Wellfleet's Popular Gull Pond Closed Due To High Bacteria Counts

Trouble In Paradise
Trouble In Paradise

WELLFLEET — In my mind, it usually takes a full season of loosely diapered babies and after-hours pet activity to shut down the heavily trafficked ponds here. But at dusk last night, there stood the sign, posted right at the water's edge of this seemingly pristine kettle pond where scores of children take swimming lessons each summer: a warning that swimming might make you sick.

It seems bacteria counts rose above safe levels here at popular Gull and neighboring Higgins pond, as well as The Sluiceway, the lovely, remote narrow waterway that connects the two freshwater ponds.

According to Susan Thomas, Wellfleet's beach administrator, fecal contamination is the likely culprit, but not from humans. "Critter poop," she says is probably to blame, due to runoff into the ponds from this week's heavy rains.

Here's the official word in an email from Hillary Greenberg, Wellfleet's Health and Conservation Agent:

Sent: Thu, 14 Jul 2011 17:14:27 -0400
Subject: Gull Pond

Good Afternoon:

Today we had to close Gull Pond and the Sluiceway to swimming because of an enterococci exceedence. The pond was resampled this afternoon and I expect results within 24 hours. I am not too hopeful that it will conform on a resample though based on the results from Higgins Pond this past week.

Higgins Pond remains closed although the sample taken yesterday conforms to the bathing beach standards. They will sample Higgins again next week and based on the geometric mean of the previous samples it would then have to be closed again. In light of this, and a few other issues I have chosen to keep it closed.

The counts for Higgins Pond are as follows:
7/7: 236 cfu/100ml
7/8:180 cfu/100ml
7/11:>400 cfu/100ml
7/12: 324 cfu/100ml
7/13: 30 cfu/100ml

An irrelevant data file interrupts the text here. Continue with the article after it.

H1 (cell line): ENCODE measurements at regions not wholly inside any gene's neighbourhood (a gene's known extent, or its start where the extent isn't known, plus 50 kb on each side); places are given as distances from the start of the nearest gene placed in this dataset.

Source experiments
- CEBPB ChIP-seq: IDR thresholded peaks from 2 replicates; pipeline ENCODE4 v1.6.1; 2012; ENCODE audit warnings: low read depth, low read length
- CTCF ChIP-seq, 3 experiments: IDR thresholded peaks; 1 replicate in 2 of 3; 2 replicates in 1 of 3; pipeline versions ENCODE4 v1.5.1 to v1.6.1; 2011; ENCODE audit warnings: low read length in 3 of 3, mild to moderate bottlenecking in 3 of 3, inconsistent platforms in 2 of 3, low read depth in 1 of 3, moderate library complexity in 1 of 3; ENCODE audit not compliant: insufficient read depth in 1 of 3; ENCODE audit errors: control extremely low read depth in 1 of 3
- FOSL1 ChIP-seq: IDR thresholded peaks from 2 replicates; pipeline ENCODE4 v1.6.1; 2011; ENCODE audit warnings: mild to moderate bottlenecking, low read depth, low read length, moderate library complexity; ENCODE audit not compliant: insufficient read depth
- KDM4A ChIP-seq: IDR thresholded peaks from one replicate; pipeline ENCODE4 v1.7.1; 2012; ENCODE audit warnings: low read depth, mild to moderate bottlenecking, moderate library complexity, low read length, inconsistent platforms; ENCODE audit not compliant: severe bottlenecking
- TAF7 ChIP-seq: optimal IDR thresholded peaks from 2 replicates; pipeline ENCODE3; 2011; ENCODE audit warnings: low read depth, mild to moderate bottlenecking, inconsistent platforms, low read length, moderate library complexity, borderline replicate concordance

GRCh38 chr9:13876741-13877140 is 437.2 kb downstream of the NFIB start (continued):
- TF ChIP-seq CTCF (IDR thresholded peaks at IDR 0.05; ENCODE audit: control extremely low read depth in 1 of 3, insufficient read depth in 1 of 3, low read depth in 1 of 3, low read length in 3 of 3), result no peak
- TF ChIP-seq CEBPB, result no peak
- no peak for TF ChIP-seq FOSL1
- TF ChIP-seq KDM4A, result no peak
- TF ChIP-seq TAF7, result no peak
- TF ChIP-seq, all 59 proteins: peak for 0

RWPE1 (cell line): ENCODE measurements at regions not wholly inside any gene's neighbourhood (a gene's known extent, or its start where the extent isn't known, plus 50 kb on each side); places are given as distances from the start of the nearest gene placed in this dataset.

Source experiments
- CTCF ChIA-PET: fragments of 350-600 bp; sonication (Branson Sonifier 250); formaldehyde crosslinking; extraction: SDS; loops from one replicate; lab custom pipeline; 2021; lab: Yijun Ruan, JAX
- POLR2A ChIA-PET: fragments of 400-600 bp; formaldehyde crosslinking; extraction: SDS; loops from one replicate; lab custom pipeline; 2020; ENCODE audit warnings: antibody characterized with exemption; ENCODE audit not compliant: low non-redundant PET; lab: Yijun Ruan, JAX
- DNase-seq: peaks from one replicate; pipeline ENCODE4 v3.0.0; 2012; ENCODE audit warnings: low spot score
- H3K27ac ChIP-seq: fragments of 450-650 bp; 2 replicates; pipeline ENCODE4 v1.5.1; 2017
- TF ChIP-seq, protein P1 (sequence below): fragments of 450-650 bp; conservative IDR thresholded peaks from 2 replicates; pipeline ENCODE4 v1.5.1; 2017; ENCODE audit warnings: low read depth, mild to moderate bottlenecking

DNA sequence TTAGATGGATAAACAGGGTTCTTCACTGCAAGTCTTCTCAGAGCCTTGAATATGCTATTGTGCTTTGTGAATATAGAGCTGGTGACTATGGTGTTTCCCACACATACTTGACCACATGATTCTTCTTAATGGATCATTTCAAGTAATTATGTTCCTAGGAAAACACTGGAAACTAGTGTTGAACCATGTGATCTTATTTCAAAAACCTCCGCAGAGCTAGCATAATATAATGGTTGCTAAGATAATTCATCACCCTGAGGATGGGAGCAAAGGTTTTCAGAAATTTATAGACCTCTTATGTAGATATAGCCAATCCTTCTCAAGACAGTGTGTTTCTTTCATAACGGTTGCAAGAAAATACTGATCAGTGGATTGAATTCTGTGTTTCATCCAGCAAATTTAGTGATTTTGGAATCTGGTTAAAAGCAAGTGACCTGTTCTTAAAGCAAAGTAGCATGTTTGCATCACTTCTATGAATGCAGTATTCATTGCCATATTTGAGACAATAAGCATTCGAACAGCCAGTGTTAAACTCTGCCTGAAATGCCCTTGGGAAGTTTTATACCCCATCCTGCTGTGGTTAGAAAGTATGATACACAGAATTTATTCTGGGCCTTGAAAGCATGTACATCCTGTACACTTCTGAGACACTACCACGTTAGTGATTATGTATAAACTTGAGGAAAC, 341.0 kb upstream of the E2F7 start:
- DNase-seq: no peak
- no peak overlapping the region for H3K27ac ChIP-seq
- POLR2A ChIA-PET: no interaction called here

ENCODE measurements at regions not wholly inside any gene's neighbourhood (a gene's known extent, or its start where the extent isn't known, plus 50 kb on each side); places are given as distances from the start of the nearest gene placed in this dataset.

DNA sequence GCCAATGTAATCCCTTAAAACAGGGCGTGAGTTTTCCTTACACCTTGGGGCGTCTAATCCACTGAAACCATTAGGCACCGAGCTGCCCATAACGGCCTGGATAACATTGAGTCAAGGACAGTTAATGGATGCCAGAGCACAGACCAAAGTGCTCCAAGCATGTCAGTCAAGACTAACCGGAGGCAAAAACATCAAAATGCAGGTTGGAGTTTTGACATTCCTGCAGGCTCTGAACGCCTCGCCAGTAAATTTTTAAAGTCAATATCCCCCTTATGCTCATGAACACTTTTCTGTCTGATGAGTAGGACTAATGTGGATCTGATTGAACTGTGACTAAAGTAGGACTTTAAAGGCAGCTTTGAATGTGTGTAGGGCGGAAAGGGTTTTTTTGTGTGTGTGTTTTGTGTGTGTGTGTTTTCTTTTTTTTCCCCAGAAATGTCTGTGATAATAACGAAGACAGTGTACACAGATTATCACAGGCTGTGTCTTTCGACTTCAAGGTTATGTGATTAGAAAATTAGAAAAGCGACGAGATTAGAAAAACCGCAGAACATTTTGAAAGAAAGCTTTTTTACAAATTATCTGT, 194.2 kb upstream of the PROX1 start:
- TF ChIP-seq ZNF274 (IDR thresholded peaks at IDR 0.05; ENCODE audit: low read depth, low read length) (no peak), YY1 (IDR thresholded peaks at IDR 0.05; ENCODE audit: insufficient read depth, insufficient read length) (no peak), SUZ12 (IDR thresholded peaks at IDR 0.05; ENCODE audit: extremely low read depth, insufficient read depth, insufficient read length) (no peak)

The Freshwater Limit for Enterococci is 61 cfu/100ml
The count for Gull Pond is:
7/13: 86 cfu/100ml

The count for the Sluiceway is:
7/13: 210 cfu/100ml

All of those are results for Enterococci
As an FYI: E. Coli and Enterococci are bacterial indicator organism used to determine the extent of fecal contamination in recreational waters. It is important to remember that indicator organisms are found in the intestines of many warm blooded animals (humans included), their presence simply suggests that other harmful organisms and viruses also in the intestine may be present. Please share this information where appropriate.

The beaches have been posted with no swimming signs and swimmers were asked to leave the water.

Hillary Greenberg
Health and Conservation Agent
Town of Wellfleet

So, I guess it's the ocean for us this afternoon, or maybe a matinee of the new Harry Potter movie.

This program aired on July 15, 2011. The audio for this program is not available.

Headshot of Rachel Zimmerman

Rachel Zimmerman Reporter
Rachel Zimmerman previously reported on health and the intersection of health and business for WBUR. She is working on a memoir about rebuilding her family after her husband’s suicide. 



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